Whatever be the case, today’s development is a sign of the maturity of Bhutanese democracy, which is the ultimate winner. As many Bhutanese have commented: Palden Drukpa Gyalo!!
Tibetan Americans make their presence in Washington, D.C.
Bhuchung K. Tsering
May 19, 2013
Some people might feel that I am making a mountain of a molehill today, but that is for good reason. The Tibetan American community in the Washington, D.C. area has finally made its presence felt in the Asian American community in this region. On May 18, 2013, the Capital Area Tibetan Association participated in the 8th Annual National Asian Heritage Festival that was held in the heart of Washington, D.C., in close proximity to the United States Congress and the White House.
Since May is designated Asian-Pacific American Heritage Month, the Asia Heritage Foundation (AHF) organizes events during this month to “share, celebrate, and promote the diversity of Asian heritage and culture through the arts, traditions, education, cuisine, and way of life represented in the Washington DC Metropolitan area.”
Even though Washington, D.C. has seen much grander Tibet-related events, whether it is the many days of the Kalachakra teachings by His Holiness the Dalai Lama in 2011, the Congressional Gold Medal event in 2007 or the Smithsonian Folklife Festival devoted to Tibet 2000, yesterday’s event, Feista Asia Street Fair, was in a different framework; it placed the Tibetan community in the Asian American family here.
And, it was certainly a coming out party of sort. The Tibetan troupe was selected the “grand champion” among the participants in the Cultural Parade that marked the formal beginning of the fair. Coincidently, during the line up for the parade, the Tibetan group became placed after the Nepali group and before the Chinese group; symbolizing the geographical locations of the homeland of the three communities. The Nepalese were pleased to see the Tibetans and there were several rounds of discussions in the Nepali language as well as singing of Nepali songs by Tibetans on the sidelines of the events. Among the Chinese participants there were some who joined the Tibetans, including in the traditional circle dance, but there were some who seem somewhat bewildered by the Tibetan presence this time.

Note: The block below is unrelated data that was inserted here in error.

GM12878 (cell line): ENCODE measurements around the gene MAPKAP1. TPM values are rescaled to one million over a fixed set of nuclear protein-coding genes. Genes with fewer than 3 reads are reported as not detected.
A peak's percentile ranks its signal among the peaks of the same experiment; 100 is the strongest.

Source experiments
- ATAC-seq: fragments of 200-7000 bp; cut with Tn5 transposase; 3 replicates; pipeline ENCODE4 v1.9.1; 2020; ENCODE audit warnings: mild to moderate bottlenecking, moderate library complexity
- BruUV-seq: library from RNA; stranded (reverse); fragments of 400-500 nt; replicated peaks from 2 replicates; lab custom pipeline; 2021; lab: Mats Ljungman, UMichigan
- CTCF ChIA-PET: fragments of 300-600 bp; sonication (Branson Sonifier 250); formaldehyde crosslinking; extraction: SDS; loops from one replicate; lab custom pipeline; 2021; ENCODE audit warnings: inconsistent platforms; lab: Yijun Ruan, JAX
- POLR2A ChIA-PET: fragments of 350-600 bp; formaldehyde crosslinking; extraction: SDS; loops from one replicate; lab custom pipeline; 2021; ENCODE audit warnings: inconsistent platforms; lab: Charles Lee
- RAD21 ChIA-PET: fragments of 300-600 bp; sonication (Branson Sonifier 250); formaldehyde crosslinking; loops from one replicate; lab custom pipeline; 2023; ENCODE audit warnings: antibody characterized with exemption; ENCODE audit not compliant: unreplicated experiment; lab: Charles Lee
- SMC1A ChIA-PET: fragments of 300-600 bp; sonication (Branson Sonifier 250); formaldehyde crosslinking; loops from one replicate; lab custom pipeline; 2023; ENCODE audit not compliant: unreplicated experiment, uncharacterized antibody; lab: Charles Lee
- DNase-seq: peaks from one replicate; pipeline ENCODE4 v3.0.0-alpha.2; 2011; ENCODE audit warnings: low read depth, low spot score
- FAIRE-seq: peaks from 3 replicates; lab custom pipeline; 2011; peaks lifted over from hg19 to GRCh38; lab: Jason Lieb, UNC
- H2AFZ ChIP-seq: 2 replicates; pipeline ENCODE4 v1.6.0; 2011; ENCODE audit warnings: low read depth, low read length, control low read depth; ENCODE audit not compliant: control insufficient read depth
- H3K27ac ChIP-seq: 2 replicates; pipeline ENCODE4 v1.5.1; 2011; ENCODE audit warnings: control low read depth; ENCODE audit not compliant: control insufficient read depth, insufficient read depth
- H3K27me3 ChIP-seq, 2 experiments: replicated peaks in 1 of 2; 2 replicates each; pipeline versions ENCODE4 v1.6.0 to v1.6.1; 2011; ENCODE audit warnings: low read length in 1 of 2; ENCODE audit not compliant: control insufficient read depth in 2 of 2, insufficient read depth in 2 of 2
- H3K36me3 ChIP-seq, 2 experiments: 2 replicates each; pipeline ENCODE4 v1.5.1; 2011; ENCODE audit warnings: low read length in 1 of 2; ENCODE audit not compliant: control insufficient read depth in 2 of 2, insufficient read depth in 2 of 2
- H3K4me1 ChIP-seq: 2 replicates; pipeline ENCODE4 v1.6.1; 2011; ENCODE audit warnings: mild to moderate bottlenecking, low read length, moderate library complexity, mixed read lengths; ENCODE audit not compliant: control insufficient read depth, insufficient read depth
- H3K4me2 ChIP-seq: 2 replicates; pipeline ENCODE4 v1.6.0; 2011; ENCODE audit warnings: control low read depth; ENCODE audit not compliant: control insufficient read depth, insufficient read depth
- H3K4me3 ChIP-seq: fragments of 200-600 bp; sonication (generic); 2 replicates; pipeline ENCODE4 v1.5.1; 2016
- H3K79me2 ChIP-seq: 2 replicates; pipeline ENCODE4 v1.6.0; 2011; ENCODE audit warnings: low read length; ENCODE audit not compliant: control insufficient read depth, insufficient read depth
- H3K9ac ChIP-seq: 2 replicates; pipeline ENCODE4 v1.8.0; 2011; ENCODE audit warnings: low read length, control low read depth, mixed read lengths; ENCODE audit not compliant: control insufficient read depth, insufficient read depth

The Tibetan adults performed a lively “Gyalshay” dance while the youngsters had an active “Droshey”, a ceremonial drum dance. They both represented the two generations of Tibetan Americans well and were well received by the audience.
In addition to CATA’s presence, there was a Tibetan from Maryland who had a stall, Dorjebajra Tibet Shop. There was a Nepali restaurant from Maryland that had a stall selling momos among others.
As we participated in the parade and mingled with the crowd subsequently, there was a feeling among the Tibetans that we certainly did not lag behind in terms of cultural richness or presence.
A small step by the Tibetan community in the Washington, D.C., but a giant leap for the Tibetan American community here; can I say this?